Child Labour and Forced Labour Guidelines

  1. BACKGROUND AND OBJECTIVES

    • 1.1 As a significant employer of labour in the countries in which it operates, Illovo Sugar (PTY) Ltd (“Illovo”) and its subsidiaries (“Illovo Group”) is committed to the effective abolition of all forms of Forced Labour, Child Labour and human trafficking, in accordance with the principles of the International Labour Organisation (“ILO”) conventions, the United Nations Global Compact and the UK Modern Day Slavery Act of 2015. This commitment is enshrined in the Illovo Group Code of Conduct and Business Ethics, by which all Illovo group companies are bound.
    • 1.2 Illovo recognises that Child Labour and Forced Labour remain significant problems in many parts of the world and that government capacity to address these may be limited, especially in less developed countries. However, despite the difficult nature of the problem, Illovo is committed to playing a positive role in helping to eliminate exploitative labour practices, by working cooperatively with others, including suppliers, industry organisations, non-governmental organisations and governmental bodies, to address abuses that may exist in our global supply chains.
    • 1.3 To give effect to this commitment, these guidelines must be implemented by all companies in the Illovo Group. In addition, in terms of the Illovo Group Code of Conduct and Business Ethics, all its suppliers, contractors, service providers, representatives and other persons contracting with it (“Suppliers”), are required to comply with these guidelines. Accordingly all Suppliers must be contractually bound to adhere to the Illovo Group Code of Conduct and Business Ethics as a requirement for an on-going business relationship with the Illovo Group, and must be encouraged to require their own suppliers to adhere to these principles as well.
    • 1.4 These Guidelines may be amended from time to time as circumstances require, in order to ensure that they remain effective and relevant in each of the countries in which the Illovo Group operates.

  2. DEFINITIONS

    • For the purposes of these guidelines:
    • 2.1 “Child” – means a person less than 15 years of age, unless local law stipulates a higher age for work or mandatory schooling, in which case the higher age will apply;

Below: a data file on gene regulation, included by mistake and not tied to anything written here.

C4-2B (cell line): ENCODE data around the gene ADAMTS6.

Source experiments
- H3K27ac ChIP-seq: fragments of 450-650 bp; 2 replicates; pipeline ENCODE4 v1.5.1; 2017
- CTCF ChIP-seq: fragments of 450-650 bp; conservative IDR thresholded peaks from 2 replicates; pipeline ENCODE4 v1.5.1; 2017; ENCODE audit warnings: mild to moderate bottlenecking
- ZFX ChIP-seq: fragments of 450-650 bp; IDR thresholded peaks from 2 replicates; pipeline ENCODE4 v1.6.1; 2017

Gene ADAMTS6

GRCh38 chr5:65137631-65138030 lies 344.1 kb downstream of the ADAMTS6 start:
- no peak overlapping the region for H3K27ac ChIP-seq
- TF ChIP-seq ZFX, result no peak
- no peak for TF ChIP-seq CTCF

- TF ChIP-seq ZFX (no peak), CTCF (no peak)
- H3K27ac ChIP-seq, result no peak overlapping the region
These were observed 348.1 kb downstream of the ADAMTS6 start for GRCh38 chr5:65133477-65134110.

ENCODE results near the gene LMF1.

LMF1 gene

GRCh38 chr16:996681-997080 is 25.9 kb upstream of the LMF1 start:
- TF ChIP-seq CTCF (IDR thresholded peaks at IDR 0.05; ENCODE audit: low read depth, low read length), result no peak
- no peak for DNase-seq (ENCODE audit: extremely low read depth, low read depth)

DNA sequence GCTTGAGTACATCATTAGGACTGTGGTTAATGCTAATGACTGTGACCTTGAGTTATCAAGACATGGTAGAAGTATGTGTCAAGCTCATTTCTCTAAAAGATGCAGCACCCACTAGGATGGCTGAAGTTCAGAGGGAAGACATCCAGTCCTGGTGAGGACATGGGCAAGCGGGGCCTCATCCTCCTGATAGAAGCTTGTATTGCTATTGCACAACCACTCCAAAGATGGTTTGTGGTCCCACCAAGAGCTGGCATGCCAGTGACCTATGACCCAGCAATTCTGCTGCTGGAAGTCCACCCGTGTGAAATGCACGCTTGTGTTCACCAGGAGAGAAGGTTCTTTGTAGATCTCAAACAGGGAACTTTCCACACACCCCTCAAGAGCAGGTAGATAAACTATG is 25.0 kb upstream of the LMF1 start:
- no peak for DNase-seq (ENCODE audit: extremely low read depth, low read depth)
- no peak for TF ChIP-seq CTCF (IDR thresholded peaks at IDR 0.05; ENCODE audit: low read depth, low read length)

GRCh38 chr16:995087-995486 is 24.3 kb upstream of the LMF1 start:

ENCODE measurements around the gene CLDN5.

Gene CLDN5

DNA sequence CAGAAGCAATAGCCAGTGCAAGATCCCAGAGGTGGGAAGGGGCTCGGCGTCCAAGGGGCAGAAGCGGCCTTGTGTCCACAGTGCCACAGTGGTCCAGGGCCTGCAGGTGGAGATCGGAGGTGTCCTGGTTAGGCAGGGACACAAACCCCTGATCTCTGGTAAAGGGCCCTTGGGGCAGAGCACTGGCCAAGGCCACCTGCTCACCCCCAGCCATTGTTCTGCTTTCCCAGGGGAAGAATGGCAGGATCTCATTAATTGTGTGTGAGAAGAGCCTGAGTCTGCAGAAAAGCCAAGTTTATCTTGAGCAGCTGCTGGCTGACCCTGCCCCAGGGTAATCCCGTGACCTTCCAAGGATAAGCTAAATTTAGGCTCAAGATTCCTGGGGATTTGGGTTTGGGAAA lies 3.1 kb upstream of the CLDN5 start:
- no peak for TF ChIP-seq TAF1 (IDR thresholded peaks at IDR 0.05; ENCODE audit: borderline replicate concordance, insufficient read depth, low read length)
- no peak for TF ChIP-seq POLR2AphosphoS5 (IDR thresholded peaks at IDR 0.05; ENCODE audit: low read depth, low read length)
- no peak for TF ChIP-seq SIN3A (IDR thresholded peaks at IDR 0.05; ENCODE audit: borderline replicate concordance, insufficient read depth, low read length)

• 2.2 “Child Labour” - means any work involving a child that is mentally, physically, socially or morally dangerous and harmful to children; or prevents him or her from attending school, or concentrating at school; or negatively impacts on the health, social, cultural, psychological, moral, religious and related dimensions of the child’s upbringing;
    • 2.3 “Forced Labour” – means forced labour as defined in the ILO Forced Labour Convention, 1930 (No 29) and Abolition of Forced Labour Convention, 1957 (No 105) as well as in Principle 4 of the United Nations Global Compact, and includes work or service exacted from a person under threat or penalty, or where the person has not offered him or herself voluntarily, slavery and abduction, misuse of public and prison works, forced recruitment, debt bondage, workers under forced labour situations, internal or international human trafficking, slavery, or practices defined as slavery and human trafficking in section 54 of the UK Modern Day Slavery Act of 2015 .

  3. PROHIBITION AGAINST THE USE OF FORCED LABOUR AND CHILD LABOUR

    • 3.1 The use of Forced Labour and Child Labour in any of the Illovo Group operations is strictly prohibited. Illovo also will not tolerate the use of Forced Labour or Child Labour by any of its Suppliers.
    • 3.2 No Illovo Group business may engage, or contract the services of:-
      • 3.2.1 any person in circumstances which would constitute Forced Labour, as defined in these guidelines; or
      • 3.2.2 any person under the age of eighteen (18) years in its factories or agricultural operations; or
      • 3.2.3 any person under the age of 16 years, for secretarial, clerical or office work.
    • 3.3 No Illovo Group business may contract with, or use the services of, any supplier, contractor, service provider or representative who employs or engages, or otherwise directly or indirectly utilises the services of:-
      • 3.3.1 any person in circumstances which would constitute Forced Labour, as defined in these guidelines; or
      • 3.3.2 any person under the age of 18 years, in any work which is likely to jeopardise the health, safety or morals of young persons, including:-
        • (a) handling or applying agricultural chemicals, veterinary drugs, pesticides or insecticides in any agricultural undertaking, or handling plants or soil immediately after the application of agricultural chemicals or during or after any period specified on chemicals’ container labels; or